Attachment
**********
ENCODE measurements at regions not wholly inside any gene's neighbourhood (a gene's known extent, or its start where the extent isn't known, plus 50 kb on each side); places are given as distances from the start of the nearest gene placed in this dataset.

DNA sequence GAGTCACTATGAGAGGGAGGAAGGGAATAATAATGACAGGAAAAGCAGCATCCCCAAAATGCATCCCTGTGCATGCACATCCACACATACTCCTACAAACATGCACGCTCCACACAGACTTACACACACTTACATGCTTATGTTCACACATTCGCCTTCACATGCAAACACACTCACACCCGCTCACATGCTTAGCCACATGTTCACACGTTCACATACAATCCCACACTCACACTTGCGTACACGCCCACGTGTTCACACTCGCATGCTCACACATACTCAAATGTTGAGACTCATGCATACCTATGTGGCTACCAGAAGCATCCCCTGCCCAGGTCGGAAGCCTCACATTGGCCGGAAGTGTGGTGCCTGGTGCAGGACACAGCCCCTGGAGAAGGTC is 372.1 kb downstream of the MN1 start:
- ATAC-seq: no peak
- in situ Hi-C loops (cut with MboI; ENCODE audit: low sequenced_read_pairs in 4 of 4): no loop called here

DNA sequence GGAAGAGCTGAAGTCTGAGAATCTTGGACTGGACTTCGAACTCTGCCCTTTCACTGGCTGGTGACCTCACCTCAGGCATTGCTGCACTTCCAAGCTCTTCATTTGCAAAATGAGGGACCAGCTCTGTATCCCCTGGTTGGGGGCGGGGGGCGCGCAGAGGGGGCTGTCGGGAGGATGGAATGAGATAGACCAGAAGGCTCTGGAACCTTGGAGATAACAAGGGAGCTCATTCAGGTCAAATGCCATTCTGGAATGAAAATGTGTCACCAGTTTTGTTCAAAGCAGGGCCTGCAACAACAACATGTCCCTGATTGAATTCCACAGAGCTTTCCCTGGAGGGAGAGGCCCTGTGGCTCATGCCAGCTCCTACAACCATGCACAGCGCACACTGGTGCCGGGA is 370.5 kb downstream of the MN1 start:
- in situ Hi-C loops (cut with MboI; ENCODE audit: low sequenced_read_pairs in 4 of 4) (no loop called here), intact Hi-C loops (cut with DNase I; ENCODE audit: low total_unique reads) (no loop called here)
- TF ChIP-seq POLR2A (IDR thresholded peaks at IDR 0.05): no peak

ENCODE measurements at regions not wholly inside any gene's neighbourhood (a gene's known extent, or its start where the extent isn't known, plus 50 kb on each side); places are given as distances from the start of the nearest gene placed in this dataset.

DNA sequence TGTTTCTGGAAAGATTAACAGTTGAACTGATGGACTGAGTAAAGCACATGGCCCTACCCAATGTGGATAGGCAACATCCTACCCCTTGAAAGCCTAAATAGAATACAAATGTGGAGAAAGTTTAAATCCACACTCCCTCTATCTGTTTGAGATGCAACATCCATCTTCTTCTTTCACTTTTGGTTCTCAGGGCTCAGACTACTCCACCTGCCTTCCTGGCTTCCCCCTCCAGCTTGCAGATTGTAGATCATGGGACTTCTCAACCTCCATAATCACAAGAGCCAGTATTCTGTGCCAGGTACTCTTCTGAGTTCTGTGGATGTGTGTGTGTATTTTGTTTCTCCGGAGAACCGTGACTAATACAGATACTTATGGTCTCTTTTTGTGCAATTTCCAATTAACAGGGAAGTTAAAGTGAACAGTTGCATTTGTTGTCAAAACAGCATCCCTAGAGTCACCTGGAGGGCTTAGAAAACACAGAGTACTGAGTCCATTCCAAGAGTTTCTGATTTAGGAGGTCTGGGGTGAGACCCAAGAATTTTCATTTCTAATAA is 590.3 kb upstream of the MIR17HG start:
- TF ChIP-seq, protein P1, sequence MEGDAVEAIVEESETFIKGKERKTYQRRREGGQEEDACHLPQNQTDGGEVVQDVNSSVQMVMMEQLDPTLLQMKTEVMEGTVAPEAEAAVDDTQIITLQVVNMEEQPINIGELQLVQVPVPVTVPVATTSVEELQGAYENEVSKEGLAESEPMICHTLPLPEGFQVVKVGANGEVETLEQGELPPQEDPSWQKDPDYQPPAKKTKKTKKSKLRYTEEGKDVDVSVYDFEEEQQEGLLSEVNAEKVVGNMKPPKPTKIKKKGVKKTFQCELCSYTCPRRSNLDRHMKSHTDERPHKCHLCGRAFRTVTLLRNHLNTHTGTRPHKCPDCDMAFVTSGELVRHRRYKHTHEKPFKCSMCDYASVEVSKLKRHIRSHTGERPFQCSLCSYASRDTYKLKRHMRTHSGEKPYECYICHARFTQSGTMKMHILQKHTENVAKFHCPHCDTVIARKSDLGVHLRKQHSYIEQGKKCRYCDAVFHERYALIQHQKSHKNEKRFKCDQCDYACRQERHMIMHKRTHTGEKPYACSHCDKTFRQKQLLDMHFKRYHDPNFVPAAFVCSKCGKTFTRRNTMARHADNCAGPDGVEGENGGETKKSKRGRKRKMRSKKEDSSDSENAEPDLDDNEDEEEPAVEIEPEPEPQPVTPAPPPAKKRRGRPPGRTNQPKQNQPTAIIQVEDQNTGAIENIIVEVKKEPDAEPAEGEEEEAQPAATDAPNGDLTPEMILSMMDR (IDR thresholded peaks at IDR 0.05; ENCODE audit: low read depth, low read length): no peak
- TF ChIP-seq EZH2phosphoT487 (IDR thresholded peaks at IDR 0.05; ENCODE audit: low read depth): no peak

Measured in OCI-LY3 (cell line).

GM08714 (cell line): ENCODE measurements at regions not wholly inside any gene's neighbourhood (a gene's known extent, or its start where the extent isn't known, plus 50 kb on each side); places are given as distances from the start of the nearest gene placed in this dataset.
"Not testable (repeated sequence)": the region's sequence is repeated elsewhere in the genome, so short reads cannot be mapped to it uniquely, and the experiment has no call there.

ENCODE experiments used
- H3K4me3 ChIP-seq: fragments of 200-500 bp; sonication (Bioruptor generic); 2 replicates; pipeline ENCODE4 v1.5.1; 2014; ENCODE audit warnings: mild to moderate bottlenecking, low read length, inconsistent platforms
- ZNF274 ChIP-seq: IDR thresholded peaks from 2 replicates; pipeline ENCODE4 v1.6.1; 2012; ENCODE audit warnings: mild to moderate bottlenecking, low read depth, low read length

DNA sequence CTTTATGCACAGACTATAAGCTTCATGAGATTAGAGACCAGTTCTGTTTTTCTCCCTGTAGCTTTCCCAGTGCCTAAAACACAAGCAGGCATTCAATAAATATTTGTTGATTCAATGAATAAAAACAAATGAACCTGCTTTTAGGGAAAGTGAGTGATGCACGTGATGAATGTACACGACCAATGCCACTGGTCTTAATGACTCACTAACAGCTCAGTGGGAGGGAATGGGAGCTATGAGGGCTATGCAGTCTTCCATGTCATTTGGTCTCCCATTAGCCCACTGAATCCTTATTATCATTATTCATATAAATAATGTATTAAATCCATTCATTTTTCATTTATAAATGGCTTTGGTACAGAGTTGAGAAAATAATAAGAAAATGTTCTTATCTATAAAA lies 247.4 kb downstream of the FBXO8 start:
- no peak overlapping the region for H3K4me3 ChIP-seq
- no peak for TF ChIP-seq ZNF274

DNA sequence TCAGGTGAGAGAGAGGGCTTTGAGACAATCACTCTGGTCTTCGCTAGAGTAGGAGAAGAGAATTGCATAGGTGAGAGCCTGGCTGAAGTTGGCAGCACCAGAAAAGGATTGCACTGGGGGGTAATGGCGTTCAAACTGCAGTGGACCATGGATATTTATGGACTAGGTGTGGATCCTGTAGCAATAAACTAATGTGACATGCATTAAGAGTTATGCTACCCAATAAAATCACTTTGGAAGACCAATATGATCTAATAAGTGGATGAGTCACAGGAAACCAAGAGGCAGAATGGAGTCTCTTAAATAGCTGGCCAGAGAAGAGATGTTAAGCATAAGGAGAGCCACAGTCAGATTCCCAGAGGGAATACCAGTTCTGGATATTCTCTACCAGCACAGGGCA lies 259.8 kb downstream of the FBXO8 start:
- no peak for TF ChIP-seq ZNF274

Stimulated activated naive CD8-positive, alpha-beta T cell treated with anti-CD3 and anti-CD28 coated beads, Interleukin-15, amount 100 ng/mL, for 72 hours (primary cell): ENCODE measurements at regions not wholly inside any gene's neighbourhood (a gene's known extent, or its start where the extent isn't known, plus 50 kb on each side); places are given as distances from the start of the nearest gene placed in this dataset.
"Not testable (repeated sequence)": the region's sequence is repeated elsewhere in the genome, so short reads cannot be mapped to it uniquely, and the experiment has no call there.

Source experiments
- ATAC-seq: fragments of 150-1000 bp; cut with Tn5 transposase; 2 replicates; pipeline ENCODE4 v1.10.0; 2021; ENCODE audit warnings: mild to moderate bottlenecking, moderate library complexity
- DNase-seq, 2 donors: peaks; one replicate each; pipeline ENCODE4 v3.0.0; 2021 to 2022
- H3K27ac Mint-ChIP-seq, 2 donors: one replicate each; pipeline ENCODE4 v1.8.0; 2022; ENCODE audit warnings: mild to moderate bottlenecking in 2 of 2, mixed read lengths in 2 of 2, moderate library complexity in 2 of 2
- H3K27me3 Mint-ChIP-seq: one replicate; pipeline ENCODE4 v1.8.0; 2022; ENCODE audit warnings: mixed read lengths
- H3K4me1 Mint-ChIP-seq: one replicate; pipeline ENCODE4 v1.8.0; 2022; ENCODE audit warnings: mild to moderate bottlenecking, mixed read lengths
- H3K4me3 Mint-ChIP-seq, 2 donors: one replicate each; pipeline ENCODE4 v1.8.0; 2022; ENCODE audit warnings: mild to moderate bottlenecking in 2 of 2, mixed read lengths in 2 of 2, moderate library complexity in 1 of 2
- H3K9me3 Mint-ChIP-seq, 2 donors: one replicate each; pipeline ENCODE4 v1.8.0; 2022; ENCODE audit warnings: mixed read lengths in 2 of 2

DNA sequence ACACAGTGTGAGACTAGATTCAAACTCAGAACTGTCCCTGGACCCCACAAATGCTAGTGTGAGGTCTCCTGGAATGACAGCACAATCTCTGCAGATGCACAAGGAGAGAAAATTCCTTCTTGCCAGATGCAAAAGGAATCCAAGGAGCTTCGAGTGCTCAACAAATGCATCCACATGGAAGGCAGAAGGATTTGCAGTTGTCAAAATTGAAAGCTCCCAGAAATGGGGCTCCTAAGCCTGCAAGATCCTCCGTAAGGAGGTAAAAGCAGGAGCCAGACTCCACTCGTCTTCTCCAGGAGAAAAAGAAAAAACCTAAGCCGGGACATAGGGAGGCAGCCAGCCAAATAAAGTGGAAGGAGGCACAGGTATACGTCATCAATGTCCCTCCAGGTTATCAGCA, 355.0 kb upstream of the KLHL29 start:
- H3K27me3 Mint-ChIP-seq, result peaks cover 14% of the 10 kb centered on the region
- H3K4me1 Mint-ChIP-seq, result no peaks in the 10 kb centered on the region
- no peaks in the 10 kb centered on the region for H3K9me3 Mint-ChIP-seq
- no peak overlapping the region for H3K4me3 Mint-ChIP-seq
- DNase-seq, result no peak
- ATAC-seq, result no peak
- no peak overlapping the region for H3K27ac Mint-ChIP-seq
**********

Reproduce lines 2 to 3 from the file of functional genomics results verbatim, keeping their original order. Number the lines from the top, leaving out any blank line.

DNA sequence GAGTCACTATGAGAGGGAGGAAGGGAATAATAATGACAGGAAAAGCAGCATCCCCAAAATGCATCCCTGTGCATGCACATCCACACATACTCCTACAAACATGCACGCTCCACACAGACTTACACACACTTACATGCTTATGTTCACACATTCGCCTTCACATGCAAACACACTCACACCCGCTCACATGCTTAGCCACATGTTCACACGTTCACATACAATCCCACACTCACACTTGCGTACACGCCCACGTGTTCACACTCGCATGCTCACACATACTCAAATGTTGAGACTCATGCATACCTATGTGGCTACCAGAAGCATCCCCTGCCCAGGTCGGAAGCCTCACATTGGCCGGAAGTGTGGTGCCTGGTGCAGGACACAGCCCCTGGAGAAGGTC is 372.1 kb downstream of the MN1 start:
- ATAC-seq: no peak